Almost every candidate will say that they care about recovery, but few have an actual plan for ending the addiction crisis. What do they have in mind? Longer jail sentences, more severe punishments, mandatory drug testing? Those approaches don’t work, and candidates that are truly supportive of recovery understand that we need access to shame-free healthcare, resources like peer recovery supports and evidence based treatment, and reliable harm reduction strategies. Almost 200 people die every single day from a drug overdose: what are our elected officials doing to make the death toll zero?
We must end the drug epidemic. It is a public health crisis that, in a single year, killed more people than died in the Vietnam War. Addiction is more lethal than AIDS, and ends more lives than breast cancer.
Because our nation still struggles to address recovery, we are losing an entire generation. America’s overdose death toll makes national headlines, but politicians have been slow to address this health crisis as what it is: a natural disaster that’s killing our families and our economy. Since 2001, the opioid crisis' direct costs have topped $1 trillion, according to Altarum, a healthcare research nonprofit. These include massive economic losses in healthcare, criminal justice, legal, and lost workplace production/participation. Yet, for every dollar we invest in treatment and recovery, we save $4 in healthcare costs and $7 in criminal justice costs. From an economic standpoint, recovery is a solid investment in America’s future.
So, how do you know which candidates care about recovery? The recent vote in Congress to support the package of bills to fight the opioid crisis passed almost unanimously. The Support for Patients and Communities Act passed 99 to 1. It’s clear that recovery has strong bipartisan support, in Congress and the White House. But when we talk about recovery as a public health issue, it’s harder to tell what side someone is on.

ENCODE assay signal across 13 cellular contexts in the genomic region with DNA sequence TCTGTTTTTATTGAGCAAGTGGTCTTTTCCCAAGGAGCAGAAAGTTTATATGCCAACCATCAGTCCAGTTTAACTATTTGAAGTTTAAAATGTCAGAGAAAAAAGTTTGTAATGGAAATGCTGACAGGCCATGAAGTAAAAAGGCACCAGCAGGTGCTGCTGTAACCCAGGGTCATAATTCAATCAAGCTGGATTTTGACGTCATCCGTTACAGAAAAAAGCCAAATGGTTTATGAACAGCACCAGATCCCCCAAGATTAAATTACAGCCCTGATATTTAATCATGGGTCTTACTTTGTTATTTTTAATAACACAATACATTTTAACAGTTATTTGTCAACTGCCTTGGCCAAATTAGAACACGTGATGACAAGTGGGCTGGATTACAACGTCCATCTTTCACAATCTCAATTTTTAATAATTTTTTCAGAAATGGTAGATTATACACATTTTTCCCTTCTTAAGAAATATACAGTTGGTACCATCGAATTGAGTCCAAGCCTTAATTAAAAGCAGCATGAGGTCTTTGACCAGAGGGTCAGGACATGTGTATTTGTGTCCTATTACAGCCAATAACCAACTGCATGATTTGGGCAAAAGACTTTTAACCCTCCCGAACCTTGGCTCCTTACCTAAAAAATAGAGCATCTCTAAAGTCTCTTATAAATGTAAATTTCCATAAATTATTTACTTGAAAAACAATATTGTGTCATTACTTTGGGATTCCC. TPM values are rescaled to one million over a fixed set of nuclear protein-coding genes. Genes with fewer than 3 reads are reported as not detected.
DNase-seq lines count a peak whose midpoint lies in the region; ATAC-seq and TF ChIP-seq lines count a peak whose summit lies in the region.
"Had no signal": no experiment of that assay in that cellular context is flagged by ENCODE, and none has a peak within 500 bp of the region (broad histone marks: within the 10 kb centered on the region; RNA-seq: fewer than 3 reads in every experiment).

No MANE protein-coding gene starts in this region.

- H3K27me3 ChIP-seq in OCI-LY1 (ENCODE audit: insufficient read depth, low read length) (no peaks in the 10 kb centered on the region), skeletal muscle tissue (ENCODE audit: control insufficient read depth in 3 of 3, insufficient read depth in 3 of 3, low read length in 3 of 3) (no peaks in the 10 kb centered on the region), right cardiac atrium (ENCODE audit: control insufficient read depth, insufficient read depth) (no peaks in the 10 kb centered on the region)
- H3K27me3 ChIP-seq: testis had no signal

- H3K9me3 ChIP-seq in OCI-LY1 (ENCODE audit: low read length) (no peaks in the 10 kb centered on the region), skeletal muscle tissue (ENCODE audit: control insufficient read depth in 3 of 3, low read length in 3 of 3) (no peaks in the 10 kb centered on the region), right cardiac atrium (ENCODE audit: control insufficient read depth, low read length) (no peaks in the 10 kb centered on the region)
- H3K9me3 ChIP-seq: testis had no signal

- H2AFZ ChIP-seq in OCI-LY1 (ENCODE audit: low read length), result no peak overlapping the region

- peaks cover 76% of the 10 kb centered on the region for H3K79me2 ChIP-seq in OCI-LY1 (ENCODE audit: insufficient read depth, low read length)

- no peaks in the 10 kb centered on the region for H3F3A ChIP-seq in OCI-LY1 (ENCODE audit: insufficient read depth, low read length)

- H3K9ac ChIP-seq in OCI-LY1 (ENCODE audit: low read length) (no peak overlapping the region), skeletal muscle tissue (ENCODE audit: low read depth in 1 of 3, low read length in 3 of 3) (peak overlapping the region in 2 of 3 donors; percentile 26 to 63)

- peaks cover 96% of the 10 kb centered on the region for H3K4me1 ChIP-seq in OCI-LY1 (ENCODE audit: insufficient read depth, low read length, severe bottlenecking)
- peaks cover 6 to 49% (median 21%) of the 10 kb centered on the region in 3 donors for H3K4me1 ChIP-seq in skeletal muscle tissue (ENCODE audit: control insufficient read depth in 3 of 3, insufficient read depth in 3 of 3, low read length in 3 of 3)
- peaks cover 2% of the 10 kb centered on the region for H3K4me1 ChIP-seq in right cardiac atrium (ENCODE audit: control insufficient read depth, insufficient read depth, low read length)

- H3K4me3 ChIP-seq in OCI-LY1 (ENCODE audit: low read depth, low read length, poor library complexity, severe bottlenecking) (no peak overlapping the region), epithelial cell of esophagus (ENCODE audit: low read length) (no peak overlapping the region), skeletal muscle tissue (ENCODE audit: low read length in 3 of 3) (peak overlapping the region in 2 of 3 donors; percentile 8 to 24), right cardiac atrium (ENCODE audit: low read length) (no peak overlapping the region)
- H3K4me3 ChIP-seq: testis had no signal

Looking more deeply at protecting people with pre-existing conditions like addiction, cancer, pregnancy, or mental health disorders, it’s clear that politicians are divided. The Affordable Care Act (ACA), which is also called Obamacare, was nearly repealed last year. Many of the 43 senators who voted to “repeal and replace” the ACA are running for office again in the midterms. They’ll likely move to end protection for Americans with substance use disorder. Candidates who see addiction as a moral failing are not on our side. Nor do they care about investing in recovery in our towns and communities.
Recovery is a healthcare issue and must be protected if we’re going to end the drug epidemic. We can’t fight addiction if we don’t fund recovery supports and call out the stigma that keeps 90% of people affected by the disease from seeking any kind of medical help for their illness. As a constituency of consequence, we have the numbers. We just need to get organized. Our lives matter. So do our voices, in and out of the voting booth.
I’m looking beyond the talking points and rhetoric on November 6 and putting recovery first. Will you?